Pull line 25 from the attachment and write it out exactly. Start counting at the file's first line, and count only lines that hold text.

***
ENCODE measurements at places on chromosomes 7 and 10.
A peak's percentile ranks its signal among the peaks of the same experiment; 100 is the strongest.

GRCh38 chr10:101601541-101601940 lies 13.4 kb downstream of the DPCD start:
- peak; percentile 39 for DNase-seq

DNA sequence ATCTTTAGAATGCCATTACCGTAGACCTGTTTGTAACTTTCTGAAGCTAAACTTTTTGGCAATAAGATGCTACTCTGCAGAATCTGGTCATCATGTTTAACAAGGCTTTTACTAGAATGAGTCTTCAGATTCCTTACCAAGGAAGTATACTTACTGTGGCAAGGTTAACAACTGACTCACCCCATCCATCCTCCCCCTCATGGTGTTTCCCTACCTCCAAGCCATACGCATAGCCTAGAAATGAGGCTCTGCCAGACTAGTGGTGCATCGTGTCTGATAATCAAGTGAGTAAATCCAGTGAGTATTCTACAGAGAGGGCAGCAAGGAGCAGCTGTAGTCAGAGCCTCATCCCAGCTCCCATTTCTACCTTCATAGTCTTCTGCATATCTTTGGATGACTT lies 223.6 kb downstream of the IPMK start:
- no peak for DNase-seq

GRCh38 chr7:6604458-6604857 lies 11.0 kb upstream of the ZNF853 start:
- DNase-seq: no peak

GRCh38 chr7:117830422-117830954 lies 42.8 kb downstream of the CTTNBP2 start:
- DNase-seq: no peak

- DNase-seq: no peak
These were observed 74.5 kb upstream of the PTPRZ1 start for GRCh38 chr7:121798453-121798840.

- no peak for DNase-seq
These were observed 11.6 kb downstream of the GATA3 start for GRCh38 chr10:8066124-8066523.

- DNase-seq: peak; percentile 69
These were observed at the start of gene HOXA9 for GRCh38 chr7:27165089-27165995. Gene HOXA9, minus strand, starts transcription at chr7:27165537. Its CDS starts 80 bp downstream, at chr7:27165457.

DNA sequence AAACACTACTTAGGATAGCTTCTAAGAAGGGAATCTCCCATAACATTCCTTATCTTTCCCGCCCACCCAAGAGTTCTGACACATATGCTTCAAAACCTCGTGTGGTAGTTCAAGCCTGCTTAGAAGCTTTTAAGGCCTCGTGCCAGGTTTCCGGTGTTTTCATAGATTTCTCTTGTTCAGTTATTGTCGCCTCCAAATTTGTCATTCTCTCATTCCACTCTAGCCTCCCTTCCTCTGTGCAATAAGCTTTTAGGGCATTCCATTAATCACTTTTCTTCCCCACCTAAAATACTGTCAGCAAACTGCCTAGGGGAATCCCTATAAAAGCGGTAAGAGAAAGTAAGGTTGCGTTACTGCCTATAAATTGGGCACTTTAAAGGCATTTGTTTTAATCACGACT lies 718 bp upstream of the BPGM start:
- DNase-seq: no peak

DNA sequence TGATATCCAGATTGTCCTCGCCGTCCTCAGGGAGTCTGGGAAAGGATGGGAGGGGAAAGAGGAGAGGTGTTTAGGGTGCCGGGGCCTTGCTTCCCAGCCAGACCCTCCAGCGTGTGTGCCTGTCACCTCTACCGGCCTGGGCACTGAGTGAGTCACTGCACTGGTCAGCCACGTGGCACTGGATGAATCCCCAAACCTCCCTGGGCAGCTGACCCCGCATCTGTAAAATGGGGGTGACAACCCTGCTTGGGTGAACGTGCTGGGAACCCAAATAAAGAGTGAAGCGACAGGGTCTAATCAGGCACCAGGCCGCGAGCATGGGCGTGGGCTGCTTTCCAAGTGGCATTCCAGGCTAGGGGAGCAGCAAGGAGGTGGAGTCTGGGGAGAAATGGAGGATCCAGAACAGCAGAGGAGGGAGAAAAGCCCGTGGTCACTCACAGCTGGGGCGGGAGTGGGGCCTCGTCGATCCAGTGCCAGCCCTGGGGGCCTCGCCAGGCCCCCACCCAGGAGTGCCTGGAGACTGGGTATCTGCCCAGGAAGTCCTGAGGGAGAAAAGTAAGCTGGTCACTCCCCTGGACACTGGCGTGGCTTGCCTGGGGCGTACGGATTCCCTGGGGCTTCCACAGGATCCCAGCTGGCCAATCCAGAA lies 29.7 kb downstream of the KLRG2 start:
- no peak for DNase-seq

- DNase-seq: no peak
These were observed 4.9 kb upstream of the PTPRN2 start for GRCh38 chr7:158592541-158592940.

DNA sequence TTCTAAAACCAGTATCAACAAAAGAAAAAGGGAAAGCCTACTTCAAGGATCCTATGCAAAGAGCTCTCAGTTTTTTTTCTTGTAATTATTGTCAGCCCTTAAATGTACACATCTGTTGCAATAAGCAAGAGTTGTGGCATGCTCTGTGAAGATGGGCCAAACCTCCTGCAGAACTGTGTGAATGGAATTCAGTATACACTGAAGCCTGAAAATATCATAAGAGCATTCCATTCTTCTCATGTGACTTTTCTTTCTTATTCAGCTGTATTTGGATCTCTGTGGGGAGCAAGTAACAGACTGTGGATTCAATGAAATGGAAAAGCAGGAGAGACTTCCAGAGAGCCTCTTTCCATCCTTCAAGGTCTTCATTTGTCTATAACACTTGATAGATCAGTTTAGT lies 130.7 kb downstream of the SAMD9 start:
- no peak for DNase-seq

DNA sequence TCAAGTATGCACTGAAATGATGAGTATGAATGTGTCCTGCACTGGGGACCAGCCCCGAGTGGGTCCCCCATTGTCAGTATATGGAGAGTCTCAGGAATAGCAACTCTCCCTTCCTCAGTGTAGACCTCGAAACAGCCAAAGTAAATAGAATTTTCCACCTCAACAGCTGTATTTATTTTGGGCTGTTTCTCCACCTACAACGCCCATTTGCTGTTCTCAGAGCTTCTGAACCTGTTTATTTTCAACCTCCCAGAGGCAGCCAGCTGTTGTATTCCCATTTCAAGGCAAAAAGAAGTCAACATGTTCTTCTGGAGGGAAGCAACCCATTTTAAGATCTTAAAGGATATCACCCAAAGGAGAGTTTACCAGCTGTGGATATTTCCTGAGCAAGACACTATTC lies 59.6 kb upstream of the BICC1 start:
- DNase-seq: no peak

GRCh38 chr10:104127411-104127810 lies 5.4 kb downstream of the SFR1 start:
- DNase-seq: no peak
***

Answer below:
DNA sequence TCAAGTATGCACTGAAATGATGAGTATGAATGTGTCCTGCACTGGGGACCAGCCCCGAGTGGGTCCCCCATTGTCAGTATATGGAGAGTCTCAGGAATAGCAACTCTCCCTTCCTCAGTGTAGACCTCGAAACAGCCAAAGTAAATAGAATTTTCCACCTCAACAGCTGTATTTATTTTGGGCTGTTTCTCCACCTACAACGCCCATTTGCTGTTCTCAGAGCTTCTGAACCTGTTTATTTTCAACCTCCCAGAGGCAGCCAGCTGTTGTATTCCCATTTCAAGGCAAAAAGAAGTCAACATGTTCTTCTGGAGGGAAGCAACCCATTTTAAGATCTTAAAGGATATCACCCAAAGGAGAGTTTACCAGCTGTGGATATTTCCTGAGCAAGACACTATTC lies 59.6 kb upstream of the BICC1 start: